• 17 September 2021: the Committee received an update from the Assembly's EU Affairs team indicating that some Frameworks may be released for scrutiny by the end of September 2021
  • 20 October 2021: the Department advised that several cross-cutting issues were preventing clearance of Frameworks and that it would likely be the end of November 2021 before the Committee would have sight of the documents. The Committee sought clarity on what the outstanding cross-cutting issues were
  • 8 November 2021: the Department informed the Committee that work was on-going to resolve the issues with a cross-jurisdictional meeting scheduled for mid-November
  • 13 December 2021: the Department wrote to the Committee advising that Framework development had moved forward and cross-administration processes had commenced with a view to release of Frameworks early in 2022 for Committee evaluation
  • 3 February 2022: Provisional Common Framework published
  • 4 February 2022: The Committee wrote to the Department seeking its views on the published Framework and if there are any specific issues pertaining to its structure and function. The Department replied to the Committee on 17 February 2022
  • 17 February 2022: The Committee facilitated an inter-stakeholder discussion with interested parties in respect of the provisions of the Common Framework and the potential implications of policy divergence between NI and other jurisdictions in this area


5. Chemicals and Pesticides Common Framework


16. The Framework sets out a governance structure to facilitate commonality of approach across UK jurisdictions in respect of Chemicals and Pesticides policy and to assess fully the regulatory, policy and financial implications that potential differences may cause.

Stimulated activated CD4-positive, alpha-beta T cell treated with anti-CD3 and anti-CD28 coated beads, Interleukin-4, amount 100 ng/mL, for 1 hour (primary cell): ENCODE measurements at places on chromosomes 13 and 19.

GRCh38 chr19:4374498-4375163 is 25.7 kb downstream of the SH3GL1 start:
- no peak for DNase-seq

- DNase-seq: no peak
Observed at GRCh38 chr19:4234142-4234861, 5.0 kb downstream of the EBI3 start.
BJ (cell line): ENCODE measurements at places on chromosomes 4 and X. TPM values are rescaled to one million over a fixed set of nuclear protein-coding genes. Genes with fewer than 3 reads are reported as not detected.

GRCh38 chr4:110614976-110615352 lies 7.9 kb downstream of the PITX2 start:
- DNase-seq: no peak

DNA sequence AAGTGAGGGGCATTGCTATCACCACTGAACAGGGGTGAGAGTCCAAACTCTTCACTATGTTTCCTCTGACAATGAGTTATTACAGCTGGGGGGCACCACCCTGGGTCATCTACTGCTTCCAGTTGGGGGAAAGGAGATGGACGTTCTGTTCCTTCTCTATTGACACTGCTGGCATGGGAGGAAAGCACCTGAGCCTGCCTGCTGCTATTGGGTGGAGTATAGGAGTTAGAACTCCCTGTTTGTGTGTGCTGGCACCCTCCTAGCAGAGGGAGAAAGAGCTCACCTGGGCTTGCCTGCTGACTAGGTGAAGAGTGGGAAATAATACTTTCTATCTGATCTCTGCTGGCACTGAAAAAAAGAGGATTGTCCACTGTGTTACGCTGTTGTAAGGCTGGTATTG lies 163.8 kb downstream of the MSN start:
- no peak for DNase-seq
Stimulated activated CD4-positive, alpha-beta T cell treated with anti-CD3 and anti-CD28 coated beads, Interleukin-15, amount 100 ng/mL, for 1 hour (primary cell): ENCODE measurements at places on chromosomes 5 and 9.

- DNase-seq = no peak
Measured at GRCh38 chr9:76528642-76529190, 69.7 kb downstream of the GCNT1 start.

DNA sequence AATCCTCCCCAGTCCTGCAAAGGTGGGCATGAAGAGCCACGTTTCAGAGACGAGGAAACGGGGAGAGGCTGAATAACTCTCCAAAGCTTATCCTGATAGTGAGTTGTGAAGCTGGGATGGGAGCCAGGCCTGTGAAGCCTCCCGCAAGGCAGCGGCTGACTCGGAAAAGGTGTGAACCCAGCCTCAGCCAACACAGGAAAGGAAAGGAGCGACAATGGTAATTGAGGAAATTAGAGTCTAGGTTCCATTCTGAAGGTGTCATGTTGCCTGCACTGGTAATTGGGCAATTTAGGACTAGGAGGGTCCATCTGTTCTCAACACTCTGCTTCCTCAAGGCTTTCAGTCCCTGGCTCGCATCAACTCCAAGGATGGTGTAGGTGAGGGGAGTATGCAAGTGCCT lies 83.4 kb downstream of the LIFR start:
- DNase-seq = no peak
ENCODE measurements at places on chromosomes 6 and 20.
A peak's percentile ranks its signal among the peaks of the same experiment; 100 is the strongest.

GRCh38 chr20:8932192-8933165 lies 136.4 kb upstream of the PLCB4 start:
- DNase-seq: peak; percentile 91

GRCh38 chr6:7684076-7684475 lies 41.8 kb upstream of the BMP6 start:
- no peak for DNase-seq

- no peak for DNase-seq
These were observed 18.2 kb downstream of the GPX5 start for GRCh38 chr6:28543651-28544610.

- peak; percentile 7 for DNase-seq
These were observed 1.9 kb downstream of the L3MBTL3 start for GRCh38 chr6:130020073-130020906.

17. It also seeks to ensure that arrangements for the use of Chemicals and Pesticides is safe in order to protect the natural environment.


18. The overarching aim of the Framework is to provide a mechanism for administrations to discuss policy in relation to:

  • Classification, Labelling and Packaging
  • Detergents
  • Persistent Organic Pollutants
  • Plant Protection Products

19. Proposed changes to policy made by "one or more of UK Government, the Scottish Government or the Welsh Government.... in a way that has policy or regulatory implications for the rest of the UK", or rule changes brought about in NI due to compliance with the Protocol, will be discussed, considered and managed under the provisions of the Common Framework.

20. The Framework expressly states that "As rules evolve to meet the emerging regulatory needs of the UK, Scottish and Welsh Governments, this Framework will ensure the full participation of Northern Ireland in discussions such that the views of the relevant Northern Ireland Executive Minister(s) are taken into account in reaching any policy or regulatory decisions by the UK, Scottish or Welsh Governments."


21. There are pre-existing cross-jurisdiction working groups of policy officials including the Chemicals Delivery Board, Plant Protection Products Delivery Board and Biocides Delivery Board. These groups will continue to operate and will serve as the primary discussion and decision-recommending fora in respect of Chemicals and Pesticides Policy relevant to their purview.